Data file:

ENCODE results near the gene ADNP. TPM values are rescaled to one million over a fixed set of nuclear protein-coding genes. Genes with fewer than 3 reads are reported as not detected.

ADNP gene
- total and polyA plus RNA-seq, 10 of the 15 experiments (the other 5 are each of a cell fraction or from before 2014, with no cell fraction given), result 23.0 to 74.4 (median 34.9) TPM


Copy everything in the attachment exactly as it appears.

ENCODE results near the gene ADNP. TPM values are rescaled to one million over a fixed set of nuclear protein-coding genes. Genes with fewer than 3 reads are reported as not detected.

ADNP gene
- total and polyA plus RNA-seq, 10 of the 15 experiments (the other 5 are each of a cell fraction or from before 2014, with no cell fraction given), result 23.0 to 74.4 (median 34.9) TPM